Ewan MacKenna: 'Using the GAA to bring about a United Ireland would be self-defeating'
More and more in the social media age, around big issues and particularly those that are the most emotive, the trend is to go all-in with one side of a debate. Eyes wide shut. Once there, an early move is to become entrenched to the point that there's no going back as that would involve compromise and admittance over potentially being wrong.
Most major matters can't work that way however. It ought to be a case of softly, softly.
Take Northern Ireland's past, present and future - which sadly aren't all that different as the brisk circuit nears completion again - as a case study in such short-term, polarised thinking. Coming up on the 21st anniversary of the Good Friday Agreement, the most popular party on one side still refuses to take seats and represent its people in Westminster. Meanwhile the most popular party on the other side consist of a group of creationists who could have their entire belief system thrown off by a dinosaur bone, bigots who in the past said ethnic cleansing was "valuable", and racists that are somehow holding all the United Kingdom and EU to ransom.
If those north of the border think those south of it have a view that it's a place of illogical hate and fringe lunacy dominating their society, they'd be right. There's a reason for that.
What's all this to do with sport exactly, you might ask? A lot actually, given the GAA's place within the cusp of this new history.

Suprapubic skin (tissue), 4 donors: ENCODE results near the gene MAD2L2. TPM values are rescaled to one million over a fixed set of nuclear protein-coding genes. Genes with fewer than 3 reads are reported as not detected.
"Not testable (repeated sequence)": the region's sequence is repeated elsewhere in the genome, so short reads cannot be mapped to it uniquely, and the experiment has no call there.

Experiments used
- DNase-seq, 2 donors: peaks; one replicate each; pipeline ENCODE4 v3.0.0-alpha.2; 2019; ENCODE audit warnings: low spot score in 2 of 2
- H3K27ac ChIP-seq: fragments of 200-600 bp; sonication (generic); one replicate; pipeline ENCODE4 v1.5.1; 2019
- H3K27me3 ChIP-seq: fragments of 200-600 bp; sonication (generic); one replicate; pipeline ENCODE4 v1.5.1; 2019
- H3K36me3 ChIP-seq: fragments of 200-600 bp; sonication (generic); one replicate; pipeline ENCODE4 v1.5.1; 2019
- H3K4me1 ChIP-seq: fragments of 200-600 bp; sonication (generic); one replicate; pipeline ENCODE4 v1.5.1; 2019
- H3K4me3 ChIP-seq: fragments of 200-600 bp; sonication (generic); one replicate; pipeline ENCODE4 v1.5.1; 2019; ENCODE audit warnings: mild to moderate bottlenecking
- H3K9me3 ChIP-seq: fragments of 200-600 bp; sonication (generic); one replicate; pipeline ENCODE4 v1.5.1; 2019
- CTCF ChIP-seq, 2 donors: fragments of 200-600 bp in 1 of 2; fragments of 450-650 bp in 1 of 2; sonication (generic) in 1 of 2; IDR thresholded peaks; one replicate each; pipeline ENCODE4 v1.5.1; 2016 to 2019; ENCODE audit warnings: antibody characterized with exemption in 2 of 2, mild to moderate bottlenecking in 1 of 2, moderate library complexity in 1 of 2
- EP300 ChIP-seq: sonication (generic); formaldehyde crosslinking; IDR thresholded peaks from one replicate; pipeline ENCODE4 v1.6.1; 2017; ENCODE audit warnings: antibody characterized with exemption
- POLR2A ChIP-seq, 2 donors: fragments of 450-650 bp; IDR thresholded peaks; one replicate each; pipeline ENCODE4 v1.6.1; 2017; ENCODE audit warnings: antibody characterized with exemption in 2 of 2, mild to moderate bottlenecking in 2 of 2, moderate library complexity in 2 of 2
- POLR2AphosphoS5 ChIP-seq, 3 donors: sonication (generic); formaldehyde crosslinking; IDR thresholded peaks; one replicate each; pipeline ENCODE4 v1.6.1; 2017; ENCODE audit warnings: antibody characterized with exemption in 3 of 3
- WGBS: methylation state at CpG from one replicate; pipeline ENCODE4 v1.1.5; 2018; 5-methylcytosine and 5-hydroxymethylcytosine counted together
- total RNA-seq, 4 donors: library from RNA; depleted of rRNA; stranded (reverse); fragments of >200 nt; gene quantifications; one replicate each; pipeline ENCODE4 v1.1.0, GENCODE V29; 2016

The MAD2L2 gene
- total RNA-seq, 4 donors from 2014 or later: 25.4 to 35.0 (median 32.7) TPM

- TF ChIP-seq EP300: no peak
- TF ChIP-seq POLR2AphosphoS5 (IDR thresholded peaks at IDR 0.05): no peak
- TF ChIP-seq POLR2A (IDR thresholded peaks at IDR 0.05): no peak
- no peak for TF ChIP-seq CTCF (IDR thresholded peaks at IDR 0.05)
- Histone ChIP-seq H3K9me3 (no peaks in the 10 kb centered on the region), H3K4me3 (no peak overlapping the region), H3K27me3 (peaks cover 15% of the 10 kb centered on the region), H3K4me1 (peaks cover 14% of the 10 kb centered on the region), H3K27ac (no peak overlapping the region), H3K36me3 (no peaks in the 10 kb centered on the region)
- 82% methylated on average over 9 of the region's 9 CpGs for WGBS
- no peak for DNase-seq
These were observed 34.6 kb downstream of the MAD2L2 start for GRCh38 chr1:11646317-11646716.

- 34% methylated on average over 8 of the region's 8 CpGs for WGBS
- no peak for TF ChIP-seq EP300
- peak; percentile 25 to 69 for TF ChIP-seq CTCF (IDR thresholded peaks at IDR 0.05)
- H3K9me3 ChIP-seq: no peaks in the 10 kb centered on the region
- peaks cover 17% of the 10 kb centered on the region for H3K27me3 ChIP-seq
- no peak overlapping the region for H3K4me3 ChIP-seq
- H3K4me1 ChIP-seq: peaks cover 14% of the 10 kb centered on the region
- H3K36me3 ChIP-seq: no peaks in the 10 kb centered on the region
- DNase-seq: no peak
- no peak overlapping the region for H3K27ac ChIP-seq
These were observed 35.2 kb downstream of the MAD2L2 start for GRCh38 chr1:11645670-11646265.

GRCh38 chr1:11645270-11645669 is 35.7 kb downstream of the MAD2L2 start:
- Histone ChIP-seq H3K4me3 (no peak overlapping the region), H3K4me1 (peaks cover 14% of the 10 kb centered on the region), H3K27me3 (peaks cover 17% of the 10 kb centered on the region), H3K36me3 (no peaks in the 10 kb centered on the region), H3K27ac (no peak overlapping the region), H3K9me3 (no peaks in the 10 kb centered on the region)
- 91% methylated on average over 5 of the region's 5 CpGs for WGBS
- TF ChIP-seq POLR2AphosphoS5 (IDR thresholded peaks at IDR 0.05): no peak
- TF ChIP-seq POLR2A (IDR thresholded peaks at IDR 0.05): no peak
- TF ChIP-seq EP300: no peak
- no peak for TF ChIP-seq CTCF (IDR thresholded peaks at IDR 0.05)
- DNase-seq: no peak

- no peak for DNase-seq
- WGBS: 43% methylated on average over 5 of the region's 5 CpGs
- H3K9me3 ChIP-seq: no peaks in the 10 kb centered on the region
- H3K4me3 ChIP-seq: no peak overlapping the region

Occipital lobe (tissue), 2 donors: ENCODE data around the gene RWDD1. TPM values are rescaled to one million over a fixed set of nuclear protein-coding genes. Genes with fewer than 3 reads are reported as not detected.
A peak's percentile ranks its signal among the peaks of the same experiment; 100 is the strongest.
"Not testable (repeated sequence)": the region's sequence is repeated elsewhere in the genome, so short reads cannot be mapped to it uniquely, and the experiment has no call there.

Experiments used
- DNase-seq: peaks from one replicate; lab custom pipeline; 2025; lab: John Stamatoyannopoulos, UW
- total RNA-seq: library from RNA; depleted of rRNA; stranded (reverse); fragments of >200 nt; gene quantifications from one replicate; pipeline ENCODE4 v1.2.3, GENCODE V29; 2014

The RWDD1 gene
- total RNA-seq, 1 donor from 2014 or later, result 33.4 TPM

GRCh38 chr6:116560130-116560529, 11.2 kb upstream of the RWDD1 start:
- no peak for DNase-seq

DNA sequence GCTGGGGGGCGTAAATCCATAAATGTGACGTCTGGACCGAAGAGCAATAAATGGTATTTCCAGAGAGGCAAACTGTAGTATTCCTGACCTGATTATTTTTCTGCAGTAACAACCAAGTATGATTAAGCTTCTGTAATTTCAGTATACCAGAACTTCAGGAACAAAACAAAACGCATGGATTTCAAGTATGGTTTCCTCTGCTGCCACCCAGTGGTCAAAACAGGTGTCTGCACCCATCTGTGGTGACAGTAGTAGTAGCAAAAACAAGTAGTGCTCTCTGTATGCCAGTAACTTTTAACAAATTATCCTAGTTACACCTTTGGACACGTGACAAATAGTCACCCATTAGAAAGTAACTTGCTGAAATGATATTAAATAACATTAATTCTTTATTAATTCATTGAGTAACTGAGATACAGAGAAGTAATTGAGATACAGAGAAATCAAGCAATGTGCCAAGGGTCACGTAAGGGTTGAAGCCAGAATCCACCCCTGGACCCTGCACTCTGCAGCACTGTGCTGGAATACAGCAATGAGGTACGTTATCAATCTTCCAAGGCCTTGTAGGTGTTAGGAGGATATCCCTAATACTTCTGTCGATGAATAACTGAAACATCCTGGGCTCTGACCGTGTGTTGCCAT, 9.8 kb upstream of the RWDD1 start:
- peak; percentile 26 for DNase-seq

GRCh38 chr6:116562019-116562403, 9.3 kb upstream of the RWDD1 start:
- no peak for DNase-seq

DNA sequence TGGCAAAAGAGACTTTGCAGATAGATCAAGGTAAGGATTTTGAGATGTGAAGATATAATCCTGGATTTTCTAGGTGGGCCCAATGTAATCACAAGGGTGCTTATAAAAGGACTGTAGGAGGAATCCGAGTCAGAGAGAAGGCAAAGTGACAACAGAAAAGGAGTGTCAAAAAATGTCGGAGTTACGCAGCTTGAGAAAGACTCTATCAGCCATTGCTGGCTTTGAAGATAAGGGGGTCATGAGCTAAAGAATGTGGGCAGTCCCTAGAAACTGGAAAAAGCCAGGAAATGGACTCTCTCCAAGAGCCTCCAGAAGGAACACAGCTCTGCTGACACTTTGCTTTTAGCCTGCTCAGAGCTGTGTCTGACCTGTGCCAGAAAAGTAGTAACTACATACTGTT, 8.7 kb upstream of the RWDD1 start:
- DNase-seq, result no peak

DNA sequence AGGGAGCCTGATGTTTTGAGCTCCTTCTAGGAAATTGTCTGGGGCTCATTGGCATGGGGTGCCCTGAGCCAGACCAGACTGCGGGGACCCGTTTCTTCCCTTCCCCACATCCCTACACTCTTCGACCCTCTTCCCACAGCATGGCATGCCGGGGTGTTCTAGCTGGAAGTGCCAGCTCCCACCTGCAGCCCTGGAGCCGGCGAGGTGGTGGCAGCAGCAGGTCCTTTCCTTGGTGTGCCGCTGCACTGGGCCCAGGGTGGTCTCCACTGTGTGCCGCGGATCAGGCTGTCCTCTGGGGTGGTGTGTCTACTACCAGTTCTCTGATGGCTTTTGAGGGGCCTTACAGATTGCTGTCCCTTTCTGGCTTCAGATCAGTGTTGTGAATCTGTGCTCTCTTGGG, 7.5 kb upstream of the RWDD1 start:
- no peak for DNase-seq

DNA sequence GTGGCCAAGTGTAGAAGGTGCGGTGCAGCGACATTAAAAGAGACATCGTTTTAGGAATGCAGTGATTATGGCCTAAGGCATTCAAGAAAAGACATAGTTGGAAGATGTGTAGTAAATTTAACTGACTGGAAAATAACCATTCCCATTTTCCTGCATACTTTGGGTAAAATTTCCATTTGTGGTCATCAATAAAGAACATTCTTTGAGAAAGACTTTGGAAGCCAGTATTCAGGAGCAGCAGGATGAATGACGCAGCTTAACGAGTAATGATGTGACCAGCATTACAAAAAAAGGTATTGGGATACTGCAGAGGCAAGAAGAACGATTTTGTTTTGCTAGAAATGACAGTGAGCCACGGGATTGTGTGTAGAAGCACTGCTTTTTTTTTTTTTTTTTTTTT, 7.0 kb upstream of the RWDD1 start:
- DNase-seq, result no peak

For all its internal grumbling and problems to do with sport, the association carries far wider weight and there are calls for it to be used in such a troublesome sphere inhibited by many loathsome politicians. Jarlath Burns this week said the GAA's aim is to "strengthen national identity" and insisted "that doesn't make us neutral on the issue of a border poll, it gives us a position". Joe Brolly backed up this stance repeatedly. He said that "the GAA was founded on the basis of politics. It was to create a sense of identify. A 32-county community".
With Brexit allowing a fresh hope for some due to a possible United Ireland, they aren't alone in champing at the bit and trying to capitalise on a freak set of circumstances via a baffling time in world politics. And regardless of whether you disagree with them, this view should not be dismissed for it has to be digested and its origins understood. For instance with GAA members in the north, theirs is a history that was never close to experienced by the rest. But it works both ways. Those in the north must realise there are large numbers in the Republic that don't see it the way they do, and therefore the tail cannot wag the dog.
For sure Brolly and Burns initially do have a case. The problem is that it's based on the past.
You don't even have to wade into the official guidebook of the GAA as right at the start is a mission statement. "The overall result is the expression of a people's preference for native ways as opposed to imported ones. Since she has not control over all the national territory, Ireland's claim to nationhood is impaired. It would be still more impaired if she were to lose her language, if she failed to provide a decent livelihood for her people at home, or if she were to forsake her own games and customs in favour of the games and customs of another nation. If pride in the attributes of nationhood dies, something good and distinctive in our race dies with it. Each national quality that is lost makes us so much poorer as a Nation".